A panel of local officials and health experts will discuss air pollution and human health at a public meeting from 6:30 to 8:30 p.m. Monday, June 10, in the Christine L. McDonald Community Room of Crandall Public Library.
The event is organized by the Clean Air Action Network, a grassroots air quality organization led by Tracy Frisch.
David Carpenter, head of the University of Albany’s Institute for Health and the Environment, will be the featured speaker, according to a news release. In the past, Carpenter was the director of the Wadsworth Center for Laboratories and Research for the state Department of Health. He has studied PCBs and air pollution and how they affect human health, the release added.
There will also be a panel moderated by Bill Throop, former provost of Green Mountain College.
GLENS FALLS — A national environmental advocate took a look at air-quality data available in the Glens Falls region, and said of the top three…
Frisch said the panel will ask questions of Carpenter. Members include Warren County Supervisor Claudia Braymer, South Glens Falls Mayor Harry Gutheil and Bill Brender, a local doctor. Frisch said the panel members are people who have expressed concerns about local air pollution.
The Clean Air Action Network plans to invite all city, town and village officials, mayors and supervisors in the immediate area, she added in an email.
The public will have the opportunity to ask Carpenter questions.
This is the second public talk the group has hosted. The first, held on May 6, featured a national air quality advocate, Mike Ewall. For more information, contact Frisch at 518-692-8242 or email email@example.com or firstname.lastname@example.org.
Grant funds will help study Lake George
The International Paper Foundation awarded the Lake George Association $1,540 to go toward the Citizen Statewide Lake Assessment Program, according to a news release.
The program is a citizen science effort managed by the state Department of Environmental Conservation and the state Federation of Lake Associations. Volunteers help collect data about their assigned lake, which is used to help identify potential water quality problems and changes, and educate the public about lake conservation.
“Each time we sample, we get a glimpse of human and natural influences on our 550 billion-gallon lake, which helps the management process and informs decisions about how best to protect the water,” said Kristen Wilde, education director of the Lake George Association, in a news release.
Volunteers visit the same site on the lake every other week, eight times between June and October. They conduct tests to see how clear the water is, analyze water samples for certain chemicals and monitor the conditions of Lake George. The research has been going on since 2004.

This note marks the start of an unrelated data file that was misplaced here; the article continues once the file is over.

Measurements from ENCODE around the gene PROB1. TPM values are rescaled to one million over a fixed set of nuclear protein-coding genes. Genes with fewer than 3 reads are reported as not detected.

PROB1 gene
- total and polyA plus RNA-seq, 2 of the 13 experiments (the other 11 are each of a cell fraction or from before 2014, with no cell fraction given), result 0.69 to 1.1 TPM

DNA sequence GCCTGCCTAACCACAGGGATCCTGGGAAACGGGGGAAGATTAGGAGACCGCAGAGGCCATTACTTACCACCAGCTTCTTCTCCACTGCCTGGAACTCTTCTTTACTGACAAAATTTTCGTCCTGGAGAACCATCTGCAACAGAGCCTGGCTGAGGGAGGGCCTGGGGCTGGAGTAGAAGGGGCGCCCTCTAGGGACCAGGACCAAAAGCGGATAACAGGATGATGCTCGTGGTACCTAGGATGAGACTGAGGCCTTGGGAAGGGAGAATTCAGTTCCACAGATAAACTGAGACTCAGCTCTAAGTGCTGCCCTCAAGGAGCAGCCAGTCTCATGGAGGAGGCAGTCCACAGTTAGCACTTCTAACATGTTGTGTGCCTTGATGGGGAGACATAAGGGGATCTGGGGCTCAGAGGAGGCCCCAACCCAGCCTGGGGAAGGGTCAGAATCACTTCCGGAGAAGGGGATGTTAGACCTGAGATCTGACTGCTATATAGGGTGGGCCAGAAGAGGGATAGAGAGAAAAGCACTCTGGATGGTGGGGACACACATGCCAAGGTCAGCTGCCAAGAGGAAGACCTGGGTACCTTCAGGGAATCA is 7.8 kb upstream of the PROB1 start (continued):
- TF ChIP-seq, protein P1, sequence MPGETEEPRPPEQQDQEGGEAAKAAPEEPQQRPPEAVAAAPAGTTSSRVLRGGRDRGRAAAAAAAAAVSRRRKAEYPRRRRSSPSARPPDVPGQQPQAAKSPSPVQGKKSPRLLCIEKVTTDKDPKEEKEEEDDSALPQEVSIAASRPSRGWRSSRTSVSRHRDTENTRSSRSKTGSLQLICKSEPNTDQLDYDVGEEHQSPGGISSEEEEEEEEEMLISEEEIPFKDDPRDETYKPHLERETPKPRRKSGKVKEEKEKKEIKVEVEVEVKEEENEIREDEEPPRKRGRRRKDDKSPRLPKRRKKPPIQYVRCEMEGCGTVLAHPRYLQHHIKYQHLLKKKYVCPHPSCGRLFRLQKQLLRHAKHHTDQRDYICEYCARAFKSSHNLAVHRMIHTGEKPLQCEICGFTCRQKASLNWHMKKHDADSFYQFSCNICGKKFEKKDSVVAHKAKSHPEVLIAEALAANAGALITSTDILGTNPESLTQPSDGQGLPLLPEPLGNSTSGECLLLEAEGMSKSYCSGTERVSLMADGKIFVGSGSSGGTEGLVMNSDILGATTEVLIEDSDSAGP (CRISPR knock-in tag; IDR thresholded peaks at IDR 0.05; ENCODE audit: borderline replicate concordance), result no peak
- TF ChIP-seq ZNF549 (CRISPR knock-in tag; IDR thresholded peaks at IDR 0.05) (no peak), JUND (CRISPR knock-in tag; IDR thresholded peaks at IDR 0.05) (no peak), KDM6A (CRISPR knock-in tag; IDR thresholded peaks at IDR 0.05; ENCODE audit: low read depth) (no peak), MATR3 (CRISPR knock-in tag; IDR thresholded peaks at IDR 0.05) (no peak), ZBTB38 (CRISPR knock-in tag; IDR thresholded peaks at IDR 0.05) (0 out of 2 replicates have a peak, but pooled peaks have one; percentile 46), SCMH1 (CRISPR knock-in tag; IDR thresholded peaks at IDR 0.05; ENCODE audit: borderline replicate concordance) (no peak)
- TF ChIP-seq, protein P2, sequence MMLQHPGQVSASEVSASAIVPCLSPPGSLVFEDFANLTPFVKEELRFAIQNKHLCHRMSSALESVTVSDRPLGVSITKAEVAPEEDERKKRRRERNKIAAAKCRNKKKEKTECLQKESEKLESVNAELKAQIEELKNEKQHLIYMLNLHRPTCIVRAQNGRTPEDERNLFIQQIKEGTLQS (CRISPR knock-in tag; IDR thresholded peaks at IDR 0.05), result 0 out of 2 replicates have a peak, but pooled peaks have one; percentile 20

Walt Lender, executive director of the Lake George Association, thanked the International Paper Foundation for its support. Part of the funds will also go toward buying a new water sampler bottle.
Lannon joins The Fund for Lake George
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Venetia Lannon, former state deputy secretary for the environment, has joined The Fund for Lake George’s board of trustees, according to a news release.
Lannon, who had overseen the state Department of Environmental Conservation, the Office of Parks, Recreation & Historic Preservation, the Environmental Facilities Corp. and the Adirondack Park Agency, left her state post in November 2018. She worked for the state since 2011.
Now, she is a vice president for Matrix New World, an environmental engineering firm out of New York City. She works on climate adaption services.
The fund’s chairman, Jeff Killeen, called Lannon “a powerful addition to our board.”
Lannon said she was struck by the threats facing Lake George, including road salt, aging septics and wastewater treatment plants and invasive species. She said in a news release that she is excited to be part of The Fund’s work partnering with local businesses and municipalities.
“It’s one of the most majestic and magical places in New York state,” Lannon said of the lake.
Researchers are looking for shoreline dock owners around Lake George to participate in an algae study, which could help identify where excess …
More educational environmental talks, workshops
The Warren County Soil and Water Conservation District will host two events to teach participants how to identify and properly remove invasive species, as well as how to prevent their spread.
District Manager Jim Lieberum said the hope is to raise awareness of aquatic and terrestrial invasives among people who hike, bike, fish and hunt but may not necessarily live on a water body.
The program will be held from 1 to 3 p.m. Wednesday, June 12, at the Westbrook Conservation Initiative, 14 West Brook Road, Lake George and from 10 a.m. to noon, Saturday, June 14, at the Gurney Lane Recreation Area, 118 Gurney Lane, Queensbury.
Space is limited and reservations should be made by June 7. Contact Maren Alexander at email@example.com or call (518) 623-3119.
Lieberum will speak at another event called, “Preserving Our Adirondack Lakes.”
That will be held at 7 p.m. Thursday, June 13, at the Hadley-Luzerne Public Library, 19 Main St., Lake Luzerne.
Lieberum will cover the challenges of development, pollution, invasive species and overuse in watersheds. The program is free and open to the public and is funded in part by Warren County, the Town of Lake Luzerne, the Town of Hadley and donations.